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Dinner at Home

November 29, 2010 in spazarific

Fiori di Zucca

And so it begins.

A quiet night at home. First, a day of writing. Then a drive along the boardwalk, towards the Maga Circe, clouded by November rain. Some housework. Some errands. Dinner now. Something simple.

Zucchini flowers from the vegetable vendor, each stuffed with a cube of mozzarella; beer batter; Prosciutto Toscano from the deli.

fiori di zucca

Nobody here but us piggies.

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Tight Spot

November 21, 2010 in spazarific

It’s Saturday night and I’ve just left Rico’s sister’s 30th birthday party. Art studio. Bite-sized frittate, panini, focaccie. Frequent champagne top ups; a big pink-and-black polka dotted American-style birthday cake from an American bakery in Rome. I’m wearing a skirt and stilettos, which is dumb, because – something I didn’t know until this evening – stilettos make driving darn near impossible. But I have a plan; I’ll drive home in my stocking feet. I’ve seen hot Russian spies do it in movies, so it’ll obviously work for me. Said heels go clak clak clak down the wet pavement. There’s a Lucio Battisti cover band playing at a nearby club, and the dreamy strains of La Luce Dell’ Est follow me down the street.

My car is parked in front of a tea shop, and there are crowds of young people clogging the parking lot. Damp night, full white moon. I get into the car and shuffle off my stilettos. Check the mirrors, put my key in the ignition. Look behind me. I look again.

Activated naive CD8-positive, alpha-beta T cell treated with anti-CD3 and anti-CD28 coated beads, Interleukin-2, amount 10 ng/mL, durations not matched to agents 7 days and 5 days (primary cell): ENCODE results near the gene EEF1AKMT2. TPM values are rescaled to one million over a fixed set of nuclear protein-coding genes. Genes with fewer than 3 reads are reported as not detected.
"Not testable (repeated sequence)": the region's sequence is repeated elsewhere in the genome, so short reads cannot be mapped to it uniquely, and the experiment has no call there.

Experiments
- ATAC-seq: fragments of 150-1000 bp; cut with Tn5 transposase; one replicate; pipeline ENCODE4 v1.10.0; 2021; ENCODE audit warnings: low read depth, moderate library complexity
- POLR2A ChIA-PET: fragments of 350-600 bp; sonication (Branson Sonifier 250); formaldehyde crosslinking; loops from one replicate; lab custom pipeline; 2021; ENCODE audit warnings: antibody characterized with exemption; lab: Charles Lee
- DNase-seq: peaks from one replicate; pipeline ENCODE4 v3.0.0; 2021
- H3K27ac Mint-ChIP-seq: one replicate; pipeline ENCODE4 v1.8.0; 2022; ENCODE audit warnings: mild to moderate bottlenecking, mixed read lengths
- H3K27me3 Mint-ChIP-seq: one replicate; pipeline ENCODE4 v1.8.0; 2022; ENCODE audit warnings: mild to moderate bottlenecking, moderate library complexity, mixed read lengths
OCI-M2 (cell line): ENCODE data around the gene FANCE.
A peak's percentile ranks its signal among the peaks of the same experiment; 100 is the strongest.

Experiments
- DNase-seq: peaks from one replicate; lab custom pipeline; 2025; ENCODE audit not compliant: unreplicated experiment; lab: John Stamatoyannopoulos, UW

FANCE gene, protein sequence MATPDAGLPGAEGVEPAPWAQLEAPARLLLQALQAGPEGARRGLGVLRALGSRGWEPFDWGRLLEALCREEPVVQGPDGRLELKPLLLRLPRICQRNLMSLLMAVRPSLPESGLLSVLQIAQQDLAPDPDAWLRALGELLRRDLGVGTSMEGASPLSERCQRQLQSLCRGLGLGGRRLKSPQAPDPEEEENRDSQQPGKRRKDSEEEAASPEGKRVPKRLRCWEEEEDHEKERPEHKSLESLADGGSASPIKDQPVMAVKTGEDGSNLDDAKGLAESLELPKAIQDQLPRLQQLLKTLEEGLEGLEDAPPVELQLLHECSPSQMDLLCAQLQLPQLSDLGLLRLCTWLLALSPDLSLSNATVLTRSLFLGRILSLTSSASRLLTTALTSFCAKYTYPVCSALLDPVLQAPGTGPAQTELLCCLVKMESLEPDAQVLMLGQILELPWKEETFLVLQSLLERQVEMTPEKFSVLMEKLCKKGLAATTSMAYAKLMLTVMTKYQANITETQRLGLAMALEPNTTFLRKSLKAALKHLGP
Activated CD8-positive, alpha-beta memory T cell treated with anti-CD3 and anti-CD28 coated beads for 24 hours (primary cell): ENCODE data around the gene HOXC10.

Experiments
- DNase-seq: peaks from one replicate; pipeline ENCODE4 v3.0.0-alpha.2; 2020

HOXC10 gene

I see that some fool has blocked me.

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La Donna di Mistero

November 18, 2010 in spazarific

There are the folks from the Pensione Ulisse across the street, and then there are the folks who work at the restaurants, at the shops on the main drag of the centro. The osteria they run is at the foot of the hill that leads up to the antique city. It’s a small place; dark, candlelit and cozy. Closed on Mondays, and rather dreary this time of year now that the tourists have gone home. The owners cook up home style treats all the same, opening the kitchen to any friends who want to try their hand at whipping up a dish. They take photos of the things they create. Pasta dishes, usually. Pistachio nuts. Ricotta. Anchovies. Olives from a place with a name I’ve long forgotten. Gaeta? Maybe. It’s lovely in Gaeta, anyway, and well worth a mention.

Nero is the cook. Nero can’t keep his clothes on. His pants hang low and reveal 80s-neon boxers with hearts on them and for some reason, he finds it necessary to take off his shirt while closing up each night. A silver corno gleams around his neck. Ladies’ man, perhaps. Popular in town, anyway. He says: Look. Another SMS from la donna di mistero. This crazy mystery woman has been texting me for weeks and I still don’t know who the cauliflower she is. Look. What should I text back?